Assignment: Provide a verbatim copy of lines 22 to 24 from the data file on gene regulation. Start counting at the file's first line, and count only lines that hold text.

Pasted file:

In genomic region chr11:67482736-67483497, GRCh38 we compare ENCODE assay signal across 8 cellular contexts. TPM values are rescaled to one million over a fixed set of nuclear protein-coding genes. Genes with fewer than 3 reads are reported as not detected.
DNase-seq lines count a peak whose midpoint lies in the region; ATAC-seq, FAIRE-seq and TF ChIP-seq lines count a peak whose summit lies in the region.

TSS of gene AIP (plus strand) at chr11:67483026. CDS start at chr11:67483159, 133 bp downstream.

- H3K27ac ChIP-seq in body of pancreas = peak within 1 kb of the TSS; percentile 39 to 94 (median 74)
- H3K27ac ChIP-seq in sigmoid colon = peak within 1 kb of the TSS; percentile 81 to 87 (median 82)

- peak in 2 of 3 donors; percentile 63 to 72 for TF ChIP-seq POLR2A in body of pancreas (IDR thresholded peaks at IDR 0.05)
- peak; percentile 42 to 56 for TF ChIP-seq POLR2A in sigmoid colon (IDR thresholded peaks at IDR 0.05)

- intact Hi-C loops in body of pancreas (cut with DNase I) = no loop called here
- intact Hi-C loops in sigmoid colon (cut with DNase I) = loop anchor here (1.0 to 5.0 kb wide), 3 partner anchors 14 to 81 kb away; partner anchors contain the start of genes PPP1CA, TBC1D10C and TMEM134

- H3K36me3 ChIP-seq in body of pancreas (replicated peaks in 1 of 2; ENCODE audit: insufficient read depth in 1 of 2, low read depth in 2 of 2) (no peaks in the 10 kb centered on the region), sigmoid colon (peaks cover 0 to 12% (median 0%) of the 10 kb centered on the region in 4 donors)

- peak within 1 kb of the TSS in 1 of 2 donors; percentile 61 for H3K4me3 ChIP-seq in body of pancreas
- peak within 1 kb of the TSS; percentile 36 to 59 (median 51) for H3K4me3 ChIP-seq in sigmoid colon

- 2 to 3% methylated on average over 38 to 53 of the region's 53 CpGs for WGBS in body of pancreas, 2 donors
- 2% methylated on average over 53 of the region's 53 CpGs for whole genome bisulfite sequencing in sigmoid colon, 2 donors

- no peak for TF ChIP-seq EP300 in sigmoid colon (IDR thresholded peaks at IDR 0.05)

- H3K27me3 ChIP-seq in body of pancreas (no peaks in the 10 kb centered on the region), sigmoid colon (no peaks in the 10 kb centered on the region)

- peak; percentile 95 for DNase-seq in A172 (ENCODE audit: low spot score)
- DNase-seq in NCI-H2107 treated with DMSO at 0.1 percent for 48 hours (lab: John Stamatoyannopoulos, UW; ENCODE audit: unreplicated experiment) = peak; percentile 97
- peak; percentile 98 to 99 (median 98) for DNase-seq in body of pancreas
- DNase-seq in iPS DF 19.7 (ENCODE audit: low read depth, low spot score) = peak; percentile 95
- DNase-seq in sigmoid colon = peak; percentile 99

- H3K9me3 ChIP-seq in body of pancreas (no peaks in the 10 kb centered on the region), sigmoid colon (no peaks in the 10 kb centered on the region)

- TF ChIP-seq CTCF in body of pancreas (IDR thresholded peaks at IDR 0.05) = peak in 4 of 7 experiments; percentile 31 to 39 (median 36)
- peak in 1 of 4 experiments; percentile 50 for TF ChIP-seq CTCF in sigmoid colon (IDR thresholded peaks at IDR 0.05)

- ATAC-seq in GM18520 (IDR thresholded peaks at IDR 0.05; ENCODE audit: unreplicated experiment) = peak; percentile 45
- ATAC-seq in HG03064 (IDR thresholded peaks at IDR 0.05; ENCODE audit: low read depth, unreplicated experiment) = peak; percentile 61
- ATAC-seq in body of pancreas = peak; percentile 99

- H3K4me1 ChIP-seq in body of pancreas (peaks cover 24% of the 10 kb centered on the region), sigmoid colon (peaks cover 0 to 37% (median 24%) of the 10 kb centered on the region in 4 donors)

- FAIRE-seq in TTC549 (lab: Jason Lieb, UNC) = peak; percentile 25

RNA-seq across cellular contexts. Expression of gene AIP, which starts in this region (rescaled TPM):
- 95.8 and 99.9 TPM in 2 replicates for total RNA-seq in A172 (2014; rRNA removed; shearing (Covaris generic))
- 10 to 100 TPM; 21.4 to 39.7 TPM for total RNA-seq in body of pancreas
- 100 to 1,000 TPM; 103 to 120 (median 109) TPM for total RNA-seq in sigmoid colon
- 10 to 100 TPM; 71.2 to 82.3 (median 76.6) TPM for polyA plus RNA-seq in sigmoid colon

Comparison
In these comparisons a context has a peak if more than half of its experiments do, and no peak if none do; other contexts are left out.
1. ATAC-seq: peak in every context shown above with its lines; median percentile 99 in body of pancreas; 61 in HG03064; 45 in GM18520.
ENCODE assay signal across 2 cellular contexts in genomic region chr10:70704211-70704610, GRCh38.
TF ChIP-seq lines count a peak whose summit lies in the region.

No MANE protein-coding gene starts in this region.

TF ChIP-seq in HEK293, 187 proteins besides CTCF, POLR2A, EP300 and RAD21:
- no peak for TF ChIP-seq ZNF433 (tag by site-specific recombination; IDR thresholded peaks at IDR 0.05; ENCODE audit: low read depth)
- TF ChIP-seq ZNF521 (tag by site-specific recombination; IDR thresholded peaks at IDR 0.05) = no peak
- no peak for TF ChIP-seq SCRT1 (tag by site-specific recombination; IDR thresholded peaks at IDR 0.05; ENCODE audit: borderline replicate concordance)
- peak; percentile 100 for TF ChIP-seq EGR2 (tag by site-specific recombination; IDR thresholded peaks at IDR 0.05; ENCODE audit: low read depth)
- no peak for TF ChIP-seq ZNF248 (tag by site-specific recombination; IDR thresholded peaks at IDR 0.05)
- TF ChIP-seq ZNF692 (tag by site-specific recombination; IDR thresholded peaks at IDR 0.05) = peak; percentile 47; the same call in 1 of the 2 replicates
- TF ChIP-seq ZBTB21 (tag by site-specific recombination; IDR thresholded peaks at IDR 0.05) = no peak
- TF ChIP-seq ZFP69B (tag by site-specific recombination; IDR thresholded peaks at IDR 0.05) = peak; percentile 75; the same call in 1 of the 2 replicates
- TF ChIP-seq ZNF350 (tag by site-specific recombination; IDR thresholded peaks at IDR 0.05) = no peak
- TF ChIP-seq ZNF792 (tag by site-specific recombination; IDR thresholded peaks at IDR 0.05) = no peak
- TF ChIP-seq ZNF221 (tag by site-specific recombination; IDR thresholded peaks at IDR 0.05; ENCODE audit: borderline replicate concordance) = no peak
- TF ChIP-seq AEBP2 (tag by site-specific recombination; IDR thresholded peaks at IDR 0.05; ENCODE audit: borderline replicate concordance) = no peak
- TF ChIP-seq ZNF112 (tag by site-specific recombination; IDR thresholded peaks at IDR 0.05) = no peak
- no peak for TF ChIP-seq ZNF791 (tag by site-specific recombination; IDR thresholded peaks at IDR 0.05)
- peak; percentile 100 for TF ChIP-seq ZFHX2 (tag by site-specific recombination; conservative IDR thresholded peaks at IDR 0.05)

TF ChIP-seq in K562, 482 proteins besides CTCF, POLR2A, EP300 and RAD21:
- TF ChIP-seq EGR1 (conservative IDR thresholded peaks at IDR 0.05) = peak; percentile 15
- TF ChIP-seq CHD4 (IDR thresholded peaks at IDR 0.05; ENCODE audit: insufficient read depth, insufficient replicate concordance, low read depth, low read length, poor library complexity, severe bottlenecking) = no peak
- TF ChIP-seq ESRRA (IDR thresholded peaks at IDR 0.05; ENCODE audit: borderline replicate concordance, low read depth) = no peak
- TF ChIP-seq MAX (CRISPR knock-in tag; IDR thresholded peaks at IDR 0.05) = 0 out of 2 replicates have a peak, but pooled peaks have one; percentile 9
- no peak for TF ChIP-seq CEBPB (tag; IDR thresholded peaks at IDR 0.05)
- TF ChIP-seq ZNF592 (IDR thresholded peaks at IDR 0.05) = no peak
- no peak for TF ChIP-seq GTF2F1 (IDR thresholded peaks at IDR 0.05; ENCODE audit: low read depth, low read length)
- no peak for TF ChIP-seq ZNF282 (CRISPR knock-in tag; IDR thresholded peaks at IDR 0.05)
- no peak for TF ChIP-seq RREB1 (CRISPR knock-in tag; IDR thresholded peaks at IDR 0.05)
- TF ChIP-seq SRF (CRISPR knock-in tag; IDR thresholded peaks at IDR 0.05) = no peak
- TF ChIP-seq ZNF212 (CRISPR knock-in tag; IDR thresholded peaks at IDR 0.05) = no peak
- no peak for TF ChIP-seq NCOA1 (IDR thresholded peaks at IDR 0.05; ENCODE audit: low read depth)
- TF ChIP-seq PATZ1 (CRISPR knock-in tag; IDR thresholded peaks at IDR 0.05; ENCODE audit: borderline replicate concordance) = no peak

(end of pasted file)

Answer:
- H3K9me3 ChIP-seq in body of pancreas (no peaks in the 10 kb centered on the region), sigmoid colon (no peaks in the 10 kb centered on the region)

- TF ChIP-seq CTCF in body of pancreas (IDR thresholded peaks at IDR 0.05) = peak in 4 of 7 experiments; percentile 31 to 39 (median 36)
- peak in 1 of 4 experiments; percentile 50 for TF ChIP-seq CTCF in sigmoid colon (IDR thresholded peaks at IDR 0.05)